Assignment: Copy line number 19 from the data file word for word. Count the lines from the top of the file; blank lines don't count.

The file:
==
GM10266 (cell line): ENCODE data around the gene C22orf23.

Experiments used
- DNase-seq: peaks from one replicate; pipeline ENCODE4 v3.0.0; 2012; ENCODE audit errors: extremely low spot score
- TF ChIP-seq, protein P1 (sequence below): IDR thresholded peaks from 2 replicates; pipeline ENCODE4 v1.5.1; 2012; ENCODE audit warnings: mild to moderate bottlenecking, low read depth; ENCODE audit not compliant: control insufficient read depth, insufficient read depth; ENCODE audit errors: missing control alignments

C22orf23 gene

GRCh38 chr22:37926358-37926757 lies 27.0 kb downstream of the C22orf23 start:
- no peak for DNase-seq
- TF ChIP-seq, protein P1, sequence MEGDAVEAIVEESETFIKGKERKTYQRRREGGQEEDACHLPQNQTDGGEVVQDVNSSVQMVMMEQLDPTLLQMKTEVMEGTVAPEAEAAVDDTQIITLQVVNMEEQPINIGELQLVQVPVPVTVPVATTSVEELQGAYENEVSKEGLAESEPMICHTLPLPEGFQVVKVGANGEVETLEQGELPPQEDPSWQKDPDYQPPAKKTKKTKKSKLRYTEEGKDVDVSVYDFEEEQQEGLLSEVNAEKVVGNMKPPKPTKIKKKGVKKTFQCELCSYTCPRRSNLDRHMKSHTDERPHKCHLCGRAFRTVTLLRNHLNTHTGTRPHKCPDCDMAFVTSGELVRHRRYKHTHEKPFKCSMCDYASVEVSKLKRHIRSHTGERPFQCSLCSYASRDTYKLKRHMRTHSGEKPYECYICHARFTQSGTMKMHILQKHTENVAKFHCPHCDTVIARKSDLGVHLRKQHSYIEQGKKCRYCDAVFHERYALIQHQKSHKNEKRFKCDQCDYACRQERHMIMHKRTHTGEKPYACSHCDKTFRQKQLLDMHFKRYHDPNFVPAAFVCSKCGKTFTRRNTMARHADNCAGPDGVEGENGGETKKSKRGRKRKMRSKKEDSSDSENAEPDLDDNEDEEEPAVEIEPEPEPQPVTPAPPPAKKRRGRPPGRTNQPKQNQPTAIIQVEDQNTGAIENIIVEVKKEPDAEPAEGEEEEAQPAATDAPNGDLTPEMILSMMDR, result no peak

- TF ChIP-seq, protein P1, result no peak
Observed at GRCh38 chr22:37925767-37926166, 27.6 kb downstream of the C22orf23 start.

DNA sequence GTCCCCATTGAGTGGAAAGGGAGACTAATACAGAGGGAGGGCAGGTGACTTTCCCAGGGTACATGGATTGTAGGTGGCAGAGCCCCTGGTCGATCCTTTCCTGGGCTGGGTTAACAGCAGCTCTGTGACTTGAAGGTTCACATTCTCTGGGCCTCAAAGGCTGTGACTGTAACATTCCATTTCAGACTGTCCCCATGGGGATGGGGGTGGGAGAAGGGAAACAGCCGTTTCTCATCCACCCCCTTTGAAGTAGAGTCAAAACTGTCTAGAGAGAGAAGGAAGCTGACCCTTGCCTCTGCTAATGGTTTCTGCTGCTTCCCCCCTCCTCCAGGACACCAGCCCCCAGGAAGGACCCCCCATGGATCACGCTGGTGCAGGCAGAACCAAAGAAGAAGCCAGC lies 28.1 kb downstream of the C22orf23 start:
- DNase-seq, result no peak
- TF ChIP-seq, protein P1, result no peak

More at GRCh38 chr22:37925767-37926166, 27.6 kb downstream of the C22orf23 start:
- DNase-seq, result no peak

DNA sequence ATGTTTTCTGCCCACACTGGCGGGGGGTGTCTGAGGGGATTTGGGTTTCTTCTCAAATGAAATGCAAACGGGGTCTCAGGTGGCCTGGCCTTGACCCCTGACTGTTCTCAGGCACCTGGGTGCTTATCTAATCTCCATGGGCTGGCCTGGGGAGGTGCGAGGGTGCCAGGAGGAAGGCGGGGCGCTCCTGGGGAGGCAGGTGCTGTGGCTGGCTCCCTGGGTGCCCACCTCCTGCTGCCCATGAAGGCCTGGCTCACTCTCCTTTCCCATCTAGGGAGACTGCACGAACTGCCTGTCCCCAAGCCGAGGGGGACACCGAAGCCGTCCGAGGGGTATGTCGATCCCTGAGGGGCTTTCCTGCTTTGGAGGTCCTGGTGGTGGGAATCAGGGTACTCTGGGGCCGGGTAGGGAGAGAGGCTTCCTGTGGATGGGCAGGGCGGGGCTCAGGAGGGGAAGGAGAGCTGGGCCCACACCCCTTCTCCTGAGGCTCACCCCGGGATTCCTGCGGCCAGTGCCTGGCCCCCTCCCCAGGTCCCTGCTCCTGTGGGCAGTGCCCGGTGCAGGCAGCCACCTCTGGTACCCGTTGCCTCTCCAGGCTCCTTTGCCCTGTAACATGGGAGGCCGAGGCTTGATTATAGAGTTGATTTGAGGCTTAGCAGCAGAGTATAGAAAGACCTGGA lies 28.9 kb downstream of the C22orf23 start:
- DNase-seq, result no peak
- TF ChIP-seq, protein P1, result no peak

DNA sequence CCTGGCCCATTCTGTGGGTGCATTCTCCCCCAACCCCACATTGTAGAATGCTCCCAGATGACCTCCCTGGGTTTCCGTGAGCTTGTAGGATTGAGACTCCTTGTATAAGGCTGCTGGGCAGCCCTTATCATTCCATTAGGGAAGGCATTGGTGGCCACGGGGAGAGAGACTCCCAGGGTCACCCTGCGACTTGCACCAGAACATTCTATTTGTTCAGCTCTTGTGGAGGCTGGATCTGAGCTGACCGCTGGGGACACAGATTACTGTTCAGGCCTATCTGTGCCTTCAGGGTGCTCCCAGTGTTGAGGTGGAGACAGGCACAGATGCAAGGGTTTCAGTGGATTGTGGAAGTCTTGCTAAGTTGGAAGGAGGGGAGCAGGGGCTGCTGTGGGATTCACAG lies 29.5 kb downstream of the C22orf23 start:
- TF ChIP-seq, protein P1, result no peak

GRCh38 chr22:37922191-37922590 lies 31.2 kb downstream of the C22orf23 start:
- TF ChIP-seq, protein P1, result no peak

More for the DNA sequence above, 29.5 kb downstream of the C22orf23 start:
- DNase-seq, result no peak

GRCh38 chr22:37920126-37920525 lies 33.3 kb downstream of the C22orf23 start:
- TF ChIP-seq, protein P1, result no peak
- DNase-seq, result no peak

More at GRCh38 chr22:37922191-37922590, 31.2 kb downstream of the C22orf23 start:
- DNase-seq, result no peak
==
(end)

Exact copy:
DNA sequence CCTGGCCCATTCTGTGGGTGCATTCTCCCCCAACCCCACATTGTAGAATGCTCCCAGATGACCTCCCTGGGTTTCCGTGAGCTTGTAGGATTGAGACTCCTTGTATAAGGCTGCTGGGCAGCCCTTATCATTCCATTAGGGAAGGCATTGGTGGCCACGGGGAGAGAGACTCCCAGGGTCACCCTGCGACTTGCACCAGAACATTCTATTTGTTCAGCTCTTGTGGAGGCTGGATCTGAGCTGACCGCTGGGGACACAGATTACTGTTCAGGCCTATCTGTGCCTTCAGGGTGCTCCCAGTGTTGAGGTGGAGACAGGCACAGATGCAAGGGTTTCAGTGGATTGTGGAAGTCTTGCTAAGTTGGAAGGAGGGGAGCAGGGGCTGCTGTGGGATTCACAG lies 29.5 kb downstream of the C22orf23 start: